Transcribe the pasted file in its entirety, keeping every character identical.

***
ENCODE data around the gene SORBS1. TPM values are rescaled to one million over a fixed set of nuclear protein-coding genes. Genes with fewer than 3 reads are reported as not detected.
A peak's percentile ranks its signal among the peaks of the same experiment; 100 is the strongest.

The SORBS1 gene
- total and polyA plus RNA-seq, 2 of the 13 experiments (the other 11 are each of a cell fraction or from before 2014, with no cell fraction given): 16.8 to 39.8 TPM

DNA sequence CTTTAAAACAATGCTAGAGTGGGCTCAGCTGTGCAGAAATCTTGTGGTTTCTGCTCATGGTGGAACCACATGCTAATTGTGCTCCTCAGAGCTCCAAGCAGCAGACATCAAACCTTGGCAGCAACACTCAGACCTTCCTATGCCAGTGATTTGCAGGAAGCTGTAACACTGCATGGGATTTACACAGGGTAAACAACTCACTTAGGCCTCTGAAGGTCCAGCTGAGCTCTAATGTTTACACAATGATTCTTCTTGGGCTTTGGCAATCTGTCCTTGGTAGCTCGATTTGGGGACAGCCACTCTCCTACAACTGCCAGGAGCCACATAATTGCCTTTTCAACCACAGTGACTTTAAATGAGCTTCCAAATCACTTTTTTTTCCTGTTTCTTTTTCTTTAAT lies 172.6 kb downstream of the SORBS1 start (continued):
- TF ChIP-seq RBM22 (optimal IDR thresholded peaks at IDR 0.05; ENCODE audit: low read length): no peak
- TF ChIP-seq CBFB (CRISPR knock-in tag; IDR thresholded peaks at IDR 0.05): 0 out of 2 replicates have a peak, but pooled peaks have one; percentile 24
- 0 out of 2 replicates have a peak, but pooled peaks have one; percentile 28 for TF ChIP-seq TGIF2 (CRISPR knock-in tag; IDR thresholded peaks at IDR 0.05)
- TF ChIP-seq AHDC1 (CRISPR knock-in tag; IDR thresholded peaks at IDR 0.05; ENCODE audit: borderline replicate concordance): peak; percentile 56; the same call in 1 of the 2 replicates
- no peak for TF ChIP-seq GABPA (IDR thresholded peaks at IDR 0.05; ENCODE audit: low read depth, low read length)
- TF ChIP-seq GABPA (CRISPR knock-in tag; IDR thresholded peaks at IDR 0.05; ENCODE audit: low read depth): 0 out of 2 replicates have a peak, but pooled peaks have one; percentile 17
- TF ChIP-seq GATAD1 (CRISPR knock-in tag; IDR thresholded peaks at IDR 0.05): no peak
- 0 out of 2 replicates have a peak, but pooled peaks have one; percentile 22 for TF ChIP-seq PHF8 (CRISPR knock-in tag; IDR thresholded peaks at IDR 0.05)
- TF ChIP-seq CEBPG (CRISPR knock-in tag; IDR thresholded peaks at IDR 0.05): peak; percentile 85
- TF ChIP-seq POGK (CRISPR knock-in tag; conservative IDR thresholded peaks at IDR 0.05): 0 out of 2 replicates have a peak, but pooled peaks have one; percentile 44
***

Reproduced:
ENCODE data around the gene SORBS1. TPM values are rescaled to one million over a fixed set of nuclear protein-coding genes. Genes with fewer than 3 reads are reported as not detected.
A peak's percentile ranks its signal among the peaks of the same experiment; 100 is the strongest.

The SORBS1 gene
- total and polyA plus RNA-seq, 2 of the 13 experiments (the other 11 are each of a cell fraction or from before 2014, with no cell fraction given): 16.8 to 39.8 TPM

DNA sequence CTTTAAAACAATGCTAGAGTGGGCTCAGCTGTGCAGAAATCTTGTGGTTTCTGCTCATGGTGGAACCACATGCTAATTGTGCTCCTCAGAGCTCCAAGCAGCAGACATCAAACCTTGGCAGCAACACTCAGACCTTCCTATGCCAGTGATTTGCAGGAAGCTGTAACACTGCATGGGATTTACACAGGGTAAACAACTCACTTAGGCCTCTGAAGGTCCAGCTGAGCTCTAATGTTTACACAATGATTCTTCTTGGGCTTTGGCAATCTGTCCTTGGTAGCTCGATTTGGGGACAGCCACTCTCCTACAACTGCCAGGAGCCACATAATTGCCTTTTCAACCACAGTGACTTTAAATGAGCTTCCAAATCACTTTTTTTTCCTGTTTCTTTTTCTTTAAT lies 172.6 kb downstream of the SORBS1 start (continued):
- TF ChIP-seq RBM22 (optimal IDR thresholded peaks at IDR 0.05; ENCODE audit: low read length): no peak
- TF ChIP-seq CBFB (CRISPR knock-in tag; IDR thresholded peaks at IDR 0.05): 0 out of 2 replicates have a peak, but pooled peaks have one; percentile 24
- 0 out of 2 replicates have a peak, but pooled peaks have one; percentile 28 for TF ChIP-seq TGIF2 (CRISPR knock-in tag; IDR thresholded peaks at IDR 0.05)
- TF ChIP-seq AHDC1 (CRISPR knock-in tag; IDR thresholded peaks at IDR 0.05; ENCODE audit: borderline replicate concordance): peak; percentile 56; the same call in 1 of the 2 replicates
- no peak for TF ChIP-seq GABPA (IDR thresholded peaks at IDR 0.05; ENCODE audit: low read depth, low read length)
- TF ChIP-seq GABPA (CRISPR knock-in tag; IDR thresholded peaks at IDR 0.05; ENCODE audit: low read depth): 0 out of 2 replicates have a peak, but pooled peaks have one; percentile 17
- TF ChIP-seq GATAD1 (CRISPR knock-in tag; IDR thresholded peaks at IDR 0.05): no peak
- 0 out of 2 replicates have a peak, but pooled peaks have one; percentile 22 for TF ChIP-seq PHF8 (CRISPR knock-in tag; IDR thresholded peaks at IDR 0.05)
- TF ChIP-seq CEBPG (CRISPR knock-in tag; IDR thresholded peaks at IDR 0.05): peak; percentile 85
- TF ChIP-seq POGK (CRISPR knock-in tag; conservative IDR thresholded peaks at IDR 0.05): 0 out of 2 replicates have a peak, but pooled peaks have one; percentile 44